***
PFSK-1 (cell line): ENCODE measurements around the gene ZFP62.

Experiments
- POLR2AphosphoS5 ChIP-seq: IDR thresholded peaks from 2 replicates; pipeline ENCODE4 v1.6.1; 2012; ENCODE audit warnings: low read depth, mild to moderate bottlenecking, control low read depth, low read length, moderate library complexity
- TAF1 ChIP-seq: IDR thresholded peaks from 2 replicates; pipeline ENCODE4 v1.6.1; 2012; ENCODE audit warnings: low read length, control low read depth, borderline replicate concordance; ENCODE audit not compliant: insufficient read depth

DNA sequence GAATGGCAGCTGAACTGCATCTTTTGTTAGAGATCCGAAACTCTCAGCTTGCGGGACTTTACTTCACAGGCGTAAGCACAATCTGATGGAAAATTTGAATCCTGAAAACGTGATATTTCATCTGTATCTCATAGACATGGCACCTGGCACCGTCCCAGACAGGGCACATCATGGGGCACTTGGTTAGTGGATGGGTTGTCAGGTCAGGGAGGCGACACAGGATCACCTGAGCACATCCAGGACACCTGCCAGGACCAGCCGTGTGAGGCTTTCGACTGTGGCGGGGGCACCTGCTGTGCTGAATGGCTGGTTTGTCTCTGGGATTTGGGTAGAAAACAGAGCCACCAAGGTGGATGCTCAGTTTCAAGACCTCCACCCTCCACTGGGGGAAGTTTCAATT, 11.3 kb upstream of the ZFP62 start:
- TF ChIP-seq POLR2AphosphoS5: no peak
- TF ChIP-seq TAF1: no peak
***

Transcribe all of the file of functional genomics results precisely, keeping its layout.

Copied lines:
PFSK-1 (cell line): ENCODE measurements around the gene ZFP62.

Experiments
- POLR2AphosphoS5 ChIP-seq: IDR thresholded peaks from 2 replicates; pipeline ENCODE4 v1.6.1; 2012; ENCODE audit warnings: low read depth, mild to moderate bottlenecking, control low read depth, low read length, moderate library complexity
- TAF1 ChIP-seq: IDR thresholded peaks from 2 replicates; pipeline ENCODE4 v1.6.1; 2012; ENCODE audit warnings: low read length, control low read depth, borderline replicate concordance; ENCODE audit not compliant: insufficient read depth

DNA sequence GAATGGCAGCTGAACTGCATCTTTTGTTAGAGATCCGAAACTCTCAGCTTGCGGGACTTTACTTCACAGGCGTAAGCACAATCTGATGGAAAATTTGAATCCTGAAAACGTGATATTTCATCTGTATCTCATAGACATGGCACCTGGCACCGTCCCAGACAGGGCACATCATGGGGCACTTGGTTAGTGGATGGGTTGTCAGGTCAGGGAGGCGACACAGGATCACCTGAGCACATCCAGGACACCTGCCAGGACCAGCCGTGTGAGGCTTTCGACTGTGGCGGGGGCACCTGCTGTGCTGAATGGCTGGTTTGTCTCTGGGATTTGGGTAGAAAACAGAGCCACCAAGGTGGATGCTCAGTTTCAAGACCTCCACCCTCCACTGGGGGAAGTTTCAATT, 11.3 kb upstream of the ZFP62 start:
- TF ChIP-seq POLR2AphosphoS5: no peak
- TF ChIP-seq TAF1: no peak